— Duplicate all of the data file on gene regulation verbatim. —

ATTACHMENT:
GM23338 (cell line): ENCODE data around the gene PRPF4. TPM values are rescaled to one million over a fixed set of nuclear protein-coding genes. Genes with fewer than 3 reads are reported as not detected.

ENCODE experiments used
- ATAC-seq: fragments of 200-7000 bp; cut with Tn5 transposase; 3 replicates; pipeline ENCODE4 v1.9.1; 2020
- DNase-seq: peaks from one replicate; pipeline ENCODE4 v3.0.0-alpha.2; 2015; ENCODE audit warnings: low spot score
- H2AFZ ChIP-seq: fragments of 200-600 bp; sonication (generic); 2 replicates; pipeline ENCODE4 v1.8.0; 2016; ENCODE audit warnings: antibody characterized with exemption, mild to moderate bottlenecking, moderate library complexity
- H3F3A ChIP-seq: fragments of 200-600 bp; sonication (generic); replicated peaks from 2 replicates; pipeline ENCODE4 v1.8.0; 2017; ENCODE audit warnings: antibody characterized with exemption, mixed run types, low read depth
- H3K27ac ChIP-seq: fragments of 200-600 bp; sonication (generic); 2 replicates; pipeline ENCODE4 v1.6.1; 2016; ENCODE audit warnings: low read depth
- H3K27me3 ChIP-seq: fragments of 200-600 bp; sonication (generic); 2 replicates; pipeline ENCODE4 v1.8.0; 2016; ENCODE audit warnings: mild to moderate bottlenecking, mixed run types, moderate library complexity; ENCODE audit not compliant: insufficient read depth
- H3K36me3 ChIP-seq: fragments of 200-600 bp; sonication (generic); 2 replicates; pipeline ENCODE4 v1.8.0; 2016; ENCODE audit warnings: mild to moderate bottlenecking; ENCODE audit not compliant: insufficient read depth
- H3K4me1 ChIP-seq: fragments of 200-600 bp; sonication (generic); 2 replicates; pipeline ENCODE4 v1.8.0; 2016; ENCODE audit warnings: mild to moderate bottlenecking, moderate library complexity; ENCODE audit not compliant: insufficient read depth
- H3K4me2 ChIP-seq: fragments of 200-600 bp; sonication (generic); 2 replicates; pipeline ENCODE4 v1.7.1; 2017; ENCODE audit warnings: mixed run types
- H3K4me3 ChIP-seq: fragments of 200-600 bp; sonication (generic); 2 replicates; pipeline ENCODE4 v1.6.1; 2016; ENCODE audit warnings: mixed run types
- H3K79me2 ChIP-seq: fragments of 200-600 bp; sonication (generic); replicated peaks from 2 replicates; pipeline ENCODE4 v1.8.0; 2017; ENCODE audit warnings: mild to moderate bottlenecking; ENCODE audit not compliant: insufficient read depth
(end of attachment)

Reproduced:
GM23338 (cell line): ENCODE data around the gene PRPF4. TPM values are rescaled to one million over a fixed set of nuclear protein-coding genes. Genes with fewer than 3 reads are reported as not detected.

ENCODE experiments used
- ATAC-seq: fragments of 200-7000 bp; cut with Tn5 transposase; 3 replicates; pipeline ENCODE4 v1.9.1; 2020
- DNase-seq: peaks from one replicate; pipeline ENCODE4 v3.0.0-alpha.2; 2015; ENCODE audit warnings: low spot score
- H2AFZ ChIP-seq: fragments of 200-600 bp; sonication (generic); 2 replicates; pipeline ENCODE4 v1.8.0; 2016; ENCODE audit warnings: antibody characterized with exemption, mild to moderate bottlenecking, moderate library complexity
- H3F3A ChIP-seq: fragments of 200-600 bp; sonication (generic); replicated peaks from 2 replicates; pipeline ENCODE4 v1.8.0; 2017; ENCODE audit warnings: antibody characterized with exemption, mixed run types, low read depth
- H3K27ac ChIP-seq: fragments of 200-600 bp; sonication (generic); 2 replicates; pipeline ENCODE4 v1.6.1; 2016; ENCODE audit warnings: low read depth
- H3K27me3 ChIP-seq: fragments of 200-600 bp; sonication (generic); 2 replicates; pipeline ENCODE4 v1.8.0; 2016; ENCODE audit warnings: mild to moderate bottlenecking, mixed run types, moderate library complexity; ENCODE audit not compliant: insufficient read depth
- H3K36me3 ChIP-seq: fragments of 200-600 bp; sonication (generic); 2 replicates; pipeline ENCODE4 v1.8.0; 2016; ENCODE audit warnings: mild to moderate bottlenecking; ENCODE audit not compliant: insufficient read depth
- H3K4me1 ChIP-seq: fragments of 200-600 bp; sonication (generic); 2 replicates; pipeline ENCODE4 v1.8.0; 2016; ENCODE audit warnings: mild to moderate bottlenecking, moderate library complexity; ENCODE audit not compliant: insufficient read depth
- H3K4me2 ChIP-seq: fragments of 200-600 bp; sonication (generic); 2 replicates; pipeline ENCODE4 v1.7.1; 2017; ENCODE audit warnings: mixed run types
- H3K4me3 ChIP-seq: fragments of 200-600 bp; sonication (generic); 2 replicates; pipeline ENCODE4 v1.6.1; 2016; ENCODE audit warnings: mixed run types
- H3K79me2 ChIP-seq: fragments of 200-600 bp; sonication (generic); replicated peaks from 2 replicates; pipeline ENCODE4 v1.8.0; 2017; ENCODE audit warnings: mild to moderate bottlenecking; ENCODE audit not compliant: insufficient read depth